Stress and snacking go together like, well, stress and snacking. When our anxiety levels rise, many of us reach for the nearest box of rusks or sweet treats to take the edge off of the panic. But why does food seem to provide such comfort in times of need?
Well, it turns out that our munching vices might be having the opposite effect. A new study conducted by the Garvan Institute of Medical Research in Sydney has found that the classic combo of stress and satiating grub could override the brain’s ability to know when you’ve had enough to eat. The result? You’ll gorge yourself long beyond the point you would normally be full.
There is a caveat, however: this study was conducted on mice. And history has shown that often these findings don’t translate when applied to those on two legs.
The Science Behind Stress Eating
As part of the study, research observed a group of chronically stressed mice. (Relatable, right?) They found that the part of their brains responsible for switching off the reward response for eating food once you’ve had your fill was strangely silent when they ate while stressing. The mice, in fact, kept wolfing down grub – seemingly for pleasure – without ever satisfying their hunger.
As a result, the strung-out mice were far more likely to indulge than their calm counterparts.
How Do You Stop Stress Eating?
Stress eating can be a massive thorn in your side if you’re trying to lose weight, so hitting the brakes on this unhealthy habit is one of the most effective changes you can make to your everyday life. But putting a stop to this high-pressure buffet is easier said than done.
Here are a few tips from the MH wheelhouse to help curb your cravings:
When stress sees you reaching for the snack draw, a detour via the water cooler might be exactly what you need. A full glass of water can fill you up, taking the sting out of those stress-derived hunger pangs.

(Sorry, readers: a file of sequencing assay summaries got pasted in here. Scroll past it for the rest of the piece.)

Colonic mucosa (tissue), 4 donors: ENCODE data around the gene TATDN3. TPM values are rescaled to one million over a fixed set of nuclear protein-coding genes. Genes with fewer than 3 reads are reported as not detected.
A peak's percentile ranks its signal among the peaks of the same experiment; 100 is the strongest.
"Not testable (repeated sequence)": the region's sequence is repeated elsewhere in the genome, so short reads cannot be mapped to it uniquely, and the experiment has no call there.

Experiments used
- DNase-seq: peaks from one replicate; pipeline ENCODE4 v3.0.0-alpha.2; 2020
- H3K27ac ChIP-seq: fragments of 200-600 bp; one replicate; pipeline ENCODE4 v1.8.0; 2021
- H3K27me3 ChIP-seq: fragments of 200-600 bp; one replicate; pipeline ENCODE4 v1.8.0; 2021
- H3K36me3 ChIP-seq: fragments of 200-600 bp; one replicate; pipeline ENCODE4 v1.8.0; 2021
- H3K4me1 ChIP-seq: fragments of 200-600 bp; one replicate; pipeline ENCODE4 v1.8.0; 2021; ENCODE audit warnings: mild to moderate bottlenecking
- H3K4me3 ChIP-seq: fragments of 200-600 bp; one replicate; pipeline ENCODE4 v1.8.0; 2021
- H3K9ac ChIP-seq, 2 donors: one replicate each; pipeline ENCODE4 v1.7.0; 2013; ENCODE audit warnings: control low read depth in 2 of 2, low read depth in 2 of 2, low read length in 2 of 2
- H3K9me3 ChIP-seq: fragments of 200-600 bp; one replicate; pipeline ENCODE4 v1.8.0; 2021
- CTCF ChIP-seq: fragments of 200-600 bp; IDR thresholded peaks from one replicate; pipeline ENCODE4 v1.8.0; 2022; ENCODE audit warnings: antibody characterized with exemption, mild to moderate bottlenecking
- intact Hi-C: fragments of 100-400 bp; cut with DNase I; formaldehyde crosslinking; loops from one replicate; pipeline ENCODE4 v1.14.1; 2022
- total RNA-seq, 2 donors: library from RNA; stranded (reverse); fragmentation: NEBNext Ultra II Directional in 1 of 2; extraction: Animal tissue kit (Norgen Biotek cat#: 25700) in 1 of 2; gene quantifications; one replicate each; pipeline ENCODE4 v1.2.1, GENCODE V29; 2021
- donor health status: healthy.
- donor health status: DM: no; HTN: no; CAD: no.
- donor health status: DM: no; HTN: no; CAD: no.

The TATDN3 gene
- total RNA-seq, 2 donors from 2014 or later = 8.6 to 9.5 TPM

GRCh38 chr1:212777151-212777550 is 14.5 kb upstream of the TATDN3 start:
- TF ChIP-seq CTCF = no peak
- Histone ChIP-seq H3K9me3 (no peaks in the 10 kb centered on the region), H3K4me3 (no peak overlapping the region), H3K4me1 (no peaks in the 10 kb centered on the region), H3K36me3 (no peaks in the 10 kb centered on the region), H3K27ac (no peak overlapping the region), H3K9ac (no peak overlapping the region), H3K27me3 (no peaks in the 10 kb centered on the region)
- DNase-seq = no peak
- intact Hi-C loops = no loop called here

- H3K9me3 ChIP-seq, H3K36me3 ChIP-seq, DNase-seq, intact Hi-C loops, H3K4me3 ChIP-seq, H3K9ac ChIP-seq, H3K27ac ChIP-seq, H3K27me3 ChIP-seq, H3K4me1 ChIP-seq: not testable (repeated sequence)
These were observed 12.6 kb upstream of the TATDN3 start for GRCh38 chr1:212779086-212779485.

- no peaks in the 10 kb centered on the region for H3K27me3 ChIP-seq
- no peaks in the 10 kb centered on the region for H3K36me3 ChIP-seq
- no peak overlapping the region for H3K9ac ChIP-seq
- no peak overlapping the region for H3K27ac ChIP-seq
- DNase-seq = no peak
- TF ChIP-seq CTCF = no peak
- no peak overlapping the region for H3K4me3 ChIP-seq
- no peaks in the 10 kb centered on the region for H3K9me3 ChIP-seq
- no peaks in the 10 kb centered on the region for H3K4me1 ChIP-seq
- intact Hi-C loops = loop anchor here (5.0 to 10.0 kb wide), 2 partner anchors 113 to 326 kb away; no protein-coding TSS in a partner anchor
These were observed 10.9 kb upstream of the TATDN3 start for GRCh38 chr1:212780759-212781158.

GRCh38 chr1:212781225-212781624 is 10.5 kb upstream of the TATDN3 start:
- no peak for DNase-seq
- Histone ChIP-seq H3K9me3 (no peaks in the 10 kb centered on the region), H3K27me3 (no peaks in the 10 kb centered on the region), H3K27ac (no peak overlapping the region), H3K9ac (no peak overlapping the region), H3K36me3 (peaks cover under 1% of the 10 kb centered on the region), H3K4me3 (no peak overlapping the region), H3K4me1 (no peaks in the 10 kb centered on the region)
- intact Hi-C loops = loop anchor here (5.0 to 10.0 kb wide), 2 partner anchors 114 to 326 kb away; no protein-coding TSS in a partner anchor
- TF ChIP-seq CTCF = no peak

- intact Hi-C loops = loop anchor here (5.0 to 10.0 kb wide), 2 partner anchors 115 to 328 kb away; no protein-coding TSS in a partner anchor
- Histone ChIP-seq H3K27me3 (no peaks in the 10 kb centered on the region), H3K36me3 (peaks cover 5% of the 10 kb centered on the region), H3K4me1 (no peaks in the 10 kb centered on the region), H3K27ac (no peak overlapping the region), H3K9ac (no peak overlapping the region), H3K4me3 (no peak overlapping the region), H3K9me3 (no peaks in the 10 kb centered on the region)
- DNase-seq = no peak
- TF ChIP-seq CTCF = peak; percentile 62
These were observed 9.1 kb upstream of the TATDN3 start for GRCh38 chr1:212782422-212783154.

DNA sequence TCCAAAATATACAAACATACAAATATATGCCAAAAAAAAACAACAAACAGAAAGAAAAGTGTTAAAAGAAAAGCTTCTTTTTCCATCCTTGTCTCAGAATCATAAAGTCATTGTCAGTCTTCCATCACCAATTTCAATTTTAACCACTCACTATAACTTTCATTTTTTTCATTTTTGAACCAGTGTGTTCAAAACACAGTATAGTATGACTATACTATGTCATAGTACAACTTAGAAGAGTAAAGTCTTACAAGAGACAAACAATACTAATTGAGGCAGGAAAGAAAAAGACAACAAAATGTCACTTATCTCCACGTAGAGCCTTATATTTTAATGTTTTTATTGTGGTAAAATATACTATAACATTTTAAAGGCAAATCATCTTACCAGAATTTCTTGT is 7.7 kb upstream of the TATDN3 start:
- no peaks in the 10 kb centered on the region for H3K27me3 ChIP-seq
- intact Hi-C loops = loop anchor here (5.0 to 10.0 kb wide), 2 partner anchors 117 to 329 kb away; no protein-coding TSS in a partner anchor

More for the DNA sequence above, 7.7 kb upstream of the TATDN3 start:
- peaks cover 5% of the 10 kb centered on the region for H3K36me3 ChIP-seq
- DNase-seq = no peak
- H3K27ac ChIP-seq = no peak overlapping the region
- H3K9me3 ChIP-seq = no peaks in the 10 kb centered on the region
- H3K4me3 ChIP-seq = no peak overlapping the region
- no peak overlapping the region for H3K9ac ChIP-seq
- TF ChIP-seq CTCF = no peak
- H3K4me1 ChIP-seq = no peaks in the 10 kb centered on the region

2. Hide the Snacks
If you’re someone who keeps your snacks on display, it might be time to go incognito. Research has shown that this sort of visual exposure to high-calorie grub can stimulate your brain into craving every last morsel.
3. Cook It Yourself
Once you’ve hidden the snacks, it’s time to take your meal plan into your own hands. Studies have found that those who eat home-cooked meals multiple times every week were nearly 30% less likely to be overweight than those deprived of these healthy platefuls. Short on time? Try setting aside a few hours on the weekend for meal prep.
4. Address the Stress
Some stress is to be expected, but when these emotions run off the rails it’s time to get to the root of the problem. Meditation and yoga have both been shown to be proven stress-busters, helping take the fangs out of this otherwise oppressive emotional overload. However, it’s likely you could benefit from a therapy session with a pro. Research has shown that just a few sessions a year could be enough to help most guys tap into a place of inner Zen.